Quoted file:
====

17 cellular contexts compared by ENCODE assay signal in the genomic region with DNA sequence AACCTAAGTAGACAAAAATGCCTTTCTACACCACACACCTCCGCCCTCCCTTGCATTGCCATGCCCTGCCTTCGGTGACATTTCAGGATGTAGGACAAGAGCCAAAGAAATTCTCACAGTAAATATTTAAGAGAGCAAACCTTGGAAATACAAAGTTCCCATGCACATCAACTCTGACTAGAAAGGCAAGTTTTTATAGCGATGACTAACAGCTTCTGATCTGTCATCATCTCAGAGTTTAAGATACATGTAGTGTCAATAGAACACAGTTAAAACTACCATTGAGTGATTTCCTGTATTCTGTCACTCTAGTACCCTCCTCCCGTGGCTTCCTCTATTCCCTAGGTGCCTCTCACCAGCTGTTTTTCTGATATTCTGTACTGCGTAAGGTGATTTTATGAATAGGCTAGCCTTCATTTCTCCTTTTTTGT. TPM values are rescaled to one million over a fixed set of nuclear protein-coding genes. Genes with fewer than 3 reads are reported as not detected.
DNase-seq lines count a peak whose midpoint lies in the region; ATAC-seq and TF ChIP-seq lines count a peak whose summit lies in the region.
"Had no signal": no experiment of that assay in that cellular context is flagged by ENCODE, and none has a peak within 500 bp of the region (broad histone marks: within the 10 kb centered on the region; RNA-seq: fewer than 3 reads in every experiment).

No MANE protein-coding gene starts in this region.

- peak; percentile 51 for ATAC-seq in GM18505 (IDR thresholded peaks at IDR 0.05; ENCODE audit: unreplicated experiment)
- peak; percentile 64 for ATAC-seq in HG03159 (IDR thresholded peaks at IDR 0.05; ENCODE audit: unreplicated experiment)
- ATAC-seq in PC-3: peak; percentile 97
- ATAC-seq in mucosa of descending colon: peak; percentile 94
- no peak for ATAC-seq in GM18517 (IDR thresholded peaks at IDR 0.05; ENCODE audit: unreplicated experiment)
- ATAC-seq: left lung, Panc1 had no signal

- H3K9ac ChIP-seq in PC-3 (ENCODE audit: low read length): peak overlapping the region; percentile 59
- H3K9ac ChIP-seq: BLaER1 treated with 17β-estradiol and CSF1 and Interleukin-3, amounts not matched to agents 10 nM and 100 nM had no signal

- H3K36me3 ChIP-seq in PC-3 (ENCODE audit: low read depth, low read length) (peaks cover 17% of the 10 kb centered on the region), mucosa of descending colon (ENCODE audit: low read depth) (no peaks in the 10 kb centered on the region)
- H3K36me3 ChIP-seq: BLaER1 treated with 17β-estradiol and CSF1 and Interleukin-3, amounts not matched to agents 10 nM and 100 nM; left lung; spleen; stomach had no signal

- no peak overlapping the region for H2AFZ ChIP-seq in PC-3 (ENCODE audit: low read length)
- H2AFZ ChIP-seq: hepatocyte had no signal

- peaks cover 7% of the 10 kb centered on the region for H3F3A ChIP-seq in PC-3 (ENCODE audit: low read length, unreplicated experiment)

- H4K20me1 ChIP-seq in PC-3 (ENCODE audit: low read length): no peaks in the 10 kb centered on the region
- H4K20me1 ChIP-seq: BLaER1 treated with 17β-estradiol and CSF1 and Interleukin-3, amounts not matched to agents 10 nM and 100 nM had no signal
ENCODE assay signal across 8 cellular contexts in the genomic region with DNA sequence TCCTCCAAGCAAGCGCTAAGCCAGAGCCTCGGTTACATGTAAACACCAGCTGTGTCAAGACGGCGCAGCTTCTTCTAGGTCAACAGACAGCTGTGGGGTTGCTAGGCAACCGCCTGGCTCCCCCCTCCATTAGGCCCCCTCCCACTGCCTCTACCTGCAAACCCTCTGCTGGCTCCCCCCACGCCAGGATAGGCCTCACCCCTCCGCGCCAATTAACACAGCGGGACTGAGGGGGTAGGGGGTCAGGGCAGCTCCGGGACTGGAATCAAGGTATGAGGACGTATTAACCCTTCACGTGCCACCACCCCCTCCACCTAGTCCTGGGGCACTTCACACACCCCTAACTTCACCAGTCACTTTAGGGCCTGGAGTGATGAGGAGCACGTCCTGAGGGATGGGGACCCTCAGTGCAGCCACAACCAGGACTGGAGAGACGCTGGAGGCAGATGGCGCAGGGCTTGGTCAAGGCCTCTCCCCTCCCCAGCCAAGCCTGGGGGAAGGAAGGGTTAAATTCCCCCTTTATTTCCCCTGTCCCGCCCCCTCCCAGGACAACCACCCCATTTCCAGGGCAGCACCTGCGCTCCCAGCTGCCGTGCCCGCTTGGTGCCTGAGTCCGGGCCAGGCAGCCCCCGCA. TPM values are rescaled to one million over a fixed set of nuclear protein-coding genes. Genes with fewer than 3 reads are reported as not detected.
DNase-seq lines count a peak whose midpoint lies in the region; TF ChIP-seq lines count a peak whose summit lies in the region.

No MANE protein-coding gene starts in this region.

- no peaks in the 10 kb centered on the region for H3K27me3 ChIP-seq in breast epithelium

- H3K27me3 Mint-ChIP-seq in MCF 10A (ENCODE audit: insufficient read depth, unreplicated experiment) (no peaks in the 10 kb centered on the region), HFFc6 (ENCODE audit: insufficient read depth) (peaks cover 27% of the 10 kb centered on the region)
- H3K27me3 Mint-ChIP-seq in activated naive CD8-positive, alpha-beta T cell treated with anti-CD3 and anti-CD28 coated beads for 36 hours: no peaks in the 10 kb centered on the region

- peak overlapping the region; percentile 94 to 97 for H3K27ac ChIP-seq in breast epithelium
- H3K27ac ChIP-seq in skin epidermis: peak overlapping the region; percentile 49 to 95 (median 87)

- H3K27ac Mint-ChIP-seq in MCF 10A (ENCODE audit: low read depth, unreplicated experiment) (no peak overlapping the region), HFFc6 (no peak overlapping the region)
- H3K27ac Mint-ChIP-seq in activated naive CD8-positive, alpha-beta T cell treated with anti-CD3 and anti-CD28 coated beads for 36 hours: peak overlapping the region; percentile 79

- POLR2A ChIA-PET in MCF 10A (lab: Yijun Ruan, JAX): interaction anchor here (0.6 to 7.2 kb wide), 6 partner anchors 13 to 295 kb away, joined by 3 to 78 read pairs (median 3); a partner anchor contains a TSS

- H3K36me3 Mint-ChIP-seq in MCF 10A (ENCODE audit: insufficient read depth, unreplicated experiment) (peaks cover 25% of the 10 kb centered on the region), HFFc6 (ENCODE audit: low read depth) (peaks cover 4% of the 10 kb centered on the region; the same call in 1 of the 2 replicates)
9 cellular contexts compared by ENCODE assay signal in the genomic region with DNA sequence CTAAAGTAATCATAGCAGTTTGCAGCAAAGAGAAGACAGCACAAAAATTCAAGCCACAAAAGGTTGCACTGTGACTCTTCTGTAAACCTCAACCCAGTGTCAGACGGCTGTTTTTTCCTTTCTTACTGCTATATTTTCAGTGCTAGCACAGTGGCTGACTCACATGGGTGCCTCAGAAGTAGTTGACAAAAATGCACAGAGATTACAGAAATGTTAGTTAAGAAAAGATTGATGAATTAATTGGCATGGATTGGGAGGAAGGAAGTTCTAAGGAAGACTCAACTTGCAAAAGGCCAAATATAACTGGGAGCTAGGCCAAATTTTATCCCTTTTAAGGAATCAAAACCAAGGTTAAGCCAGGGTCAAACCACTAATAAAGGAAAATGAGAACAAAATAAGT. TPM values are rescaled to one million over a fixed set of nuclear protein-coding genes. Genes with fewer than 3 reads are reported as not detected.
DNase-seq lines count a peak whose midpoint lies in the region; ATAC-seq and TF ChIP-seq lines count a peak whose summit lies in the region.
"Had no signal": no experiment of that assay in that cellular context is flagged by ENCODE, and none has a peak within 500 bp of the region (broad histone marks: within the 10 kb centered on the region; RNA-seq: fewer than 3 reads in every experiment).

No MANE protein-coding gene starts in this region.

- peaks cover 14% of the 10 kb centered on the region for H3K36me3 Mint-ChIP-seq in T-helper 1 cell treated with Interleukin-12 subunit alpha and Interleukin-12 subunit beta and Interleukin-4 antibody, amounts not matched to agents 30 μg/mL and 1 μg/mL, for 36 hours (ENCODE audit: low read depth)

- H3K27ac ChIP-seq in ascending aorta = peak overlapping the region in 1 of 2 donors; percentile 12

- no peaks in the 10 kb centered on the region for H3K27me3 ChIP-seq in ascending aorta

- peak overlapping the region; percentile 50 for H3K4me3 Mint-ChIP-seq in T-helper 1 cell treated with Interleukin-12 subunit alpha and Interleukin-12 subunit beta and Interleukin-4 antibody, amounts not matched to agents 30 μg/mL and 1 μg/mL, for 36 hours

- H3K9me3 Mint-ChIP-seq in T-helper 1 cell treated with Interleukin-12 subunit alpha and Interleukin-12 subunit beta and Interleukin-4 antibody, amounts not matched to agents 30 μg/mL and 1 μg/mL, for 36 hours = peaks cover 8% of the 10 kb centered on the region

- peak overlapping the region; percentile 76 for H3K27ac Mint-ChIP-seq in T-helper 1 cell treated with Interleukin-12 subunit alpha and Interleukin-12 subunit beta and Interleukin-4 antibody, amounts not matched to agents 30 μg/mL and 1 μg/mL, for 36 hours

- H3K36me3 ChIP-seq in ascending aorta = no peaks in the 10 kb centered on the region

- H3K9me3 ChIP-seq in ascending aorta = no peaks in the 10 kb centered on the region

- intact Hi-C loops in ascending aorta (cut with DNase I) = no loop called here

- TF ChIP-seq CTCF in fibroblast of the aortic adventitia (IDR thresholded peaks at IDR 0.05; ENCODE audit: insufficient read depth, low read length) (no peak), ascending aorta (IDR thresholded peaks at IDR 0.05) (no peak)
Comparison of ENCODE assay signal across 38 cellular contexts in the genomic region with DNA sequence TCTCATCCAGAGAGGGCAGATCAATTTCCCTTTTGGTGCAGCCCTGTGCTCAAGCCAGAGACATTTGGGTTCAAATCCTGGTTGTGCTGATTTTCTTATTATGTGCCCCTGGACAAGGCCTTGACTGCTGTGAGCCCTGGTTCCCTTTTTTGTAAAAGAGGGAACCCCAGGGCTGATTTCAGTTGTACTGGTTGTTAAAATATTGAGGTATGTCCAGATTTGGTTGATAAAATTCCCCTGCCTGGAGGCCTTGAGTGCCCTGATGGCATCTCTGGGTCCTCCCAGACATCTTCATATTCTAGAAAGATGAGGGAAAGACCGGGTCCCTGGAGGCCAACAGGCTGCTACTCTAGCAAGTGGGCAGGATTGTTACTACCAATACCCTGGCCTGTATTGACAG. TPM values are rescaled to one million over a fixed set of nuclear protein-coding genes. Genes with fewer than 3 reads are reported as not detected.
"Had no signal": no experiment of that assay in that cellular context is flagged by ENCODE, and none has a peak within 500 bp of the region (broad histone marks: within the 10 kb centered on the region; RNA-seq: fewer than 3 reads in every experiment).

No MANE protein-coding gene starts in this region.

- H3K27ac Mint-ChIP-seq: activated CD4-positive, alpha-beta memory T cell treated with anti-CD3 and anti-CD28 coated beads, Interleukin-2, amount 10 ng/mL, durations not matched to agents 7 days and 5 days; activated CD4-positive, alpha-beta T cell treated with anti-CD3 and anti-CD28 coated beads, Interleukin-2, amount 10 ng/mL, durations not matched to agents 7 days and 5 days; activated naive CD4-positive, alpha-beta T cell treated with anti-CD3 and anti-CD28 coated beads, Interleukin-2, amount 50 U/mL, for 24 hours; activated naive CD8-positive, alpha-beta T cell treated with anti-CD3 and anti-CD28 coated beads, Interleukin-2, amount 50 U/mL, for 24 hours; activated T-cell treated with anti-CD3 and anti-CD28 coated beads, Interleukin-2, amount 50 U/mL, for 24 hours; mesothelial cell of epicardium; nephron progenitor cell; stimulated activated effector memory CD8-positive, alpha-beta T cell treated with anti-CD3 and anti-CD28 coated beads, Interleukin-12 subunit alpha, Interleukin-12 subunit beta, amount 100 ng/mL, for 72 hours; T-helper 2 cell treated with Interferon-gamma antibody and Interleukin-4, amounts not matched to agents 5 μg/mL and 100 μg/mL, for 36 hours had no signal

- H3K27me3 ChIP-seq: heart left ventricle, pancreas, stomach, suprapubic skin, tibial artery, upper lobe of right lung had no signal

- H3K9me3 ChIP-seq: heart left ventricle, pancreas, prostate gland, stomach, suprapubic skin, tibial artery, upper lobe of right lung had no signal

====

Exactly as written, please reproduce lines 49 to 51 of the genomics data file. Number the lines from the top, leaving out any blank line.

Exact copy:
- H3K27ac Mint-ChIP-seq: activated CD4-positive, alpha-beta memory T cell treated with anti-CD3 and anti-CD28 coated beads, Interleukin-2, amount 10 ng/mL, durations not matched to agents 7 days and 5 days; activated CD4-positive, alpha-beta T cell treated with anti-CD3 and anti-CD28 coated beads, Interleukin-2, amount 10 ng/mL, durations not matched to agents 7 days and 5 days; activated naive CD4-positive, alpha-beta T cell treated with anti-CD3 and anti-CD28 coated beads, Interleukin-2, amount 50 U/mL, for 24 hours; activated naive CD8-positive, alpha-beta T cell treated with anti-CD3 and anti-CD28 coated beads, Interleukin-2, amount 50 U/mL, for 24 hours; activated T-cell treated with anti-CD3 and anti-CD28 coated beads, Interleukin-2, amount 50 U/mL, for 24 hours; mesothelial cell of epicardium; nephron progenitor cell; stimulated activated effector memory CD8-positive, alpha-beta T cell treated with anti-CD3 and anti-CD28 coated beads, Interleukin-12 subunit alpha, Interleukin-12 subunit beta, amount 100 ng/mL, for 72 hours; T-helper 2 cell treated with Interferon-gamma antibody and Interleukin-4, amounts not matched to agents 5 μg/mL and 100 μg/mL, for 36 hours had no signal

- H3K27me3 ChIP-seq: heart left ventricle, pancreas, stomach, suprapubic skin, tibial artery, upper lobe of right lung had no signal

- H3K9me3 ChIP-seq: heart left ventricle, pancreas, prostate gland, stomach, suprapubic skin, tibial artery, upper lobe of right lung had no signal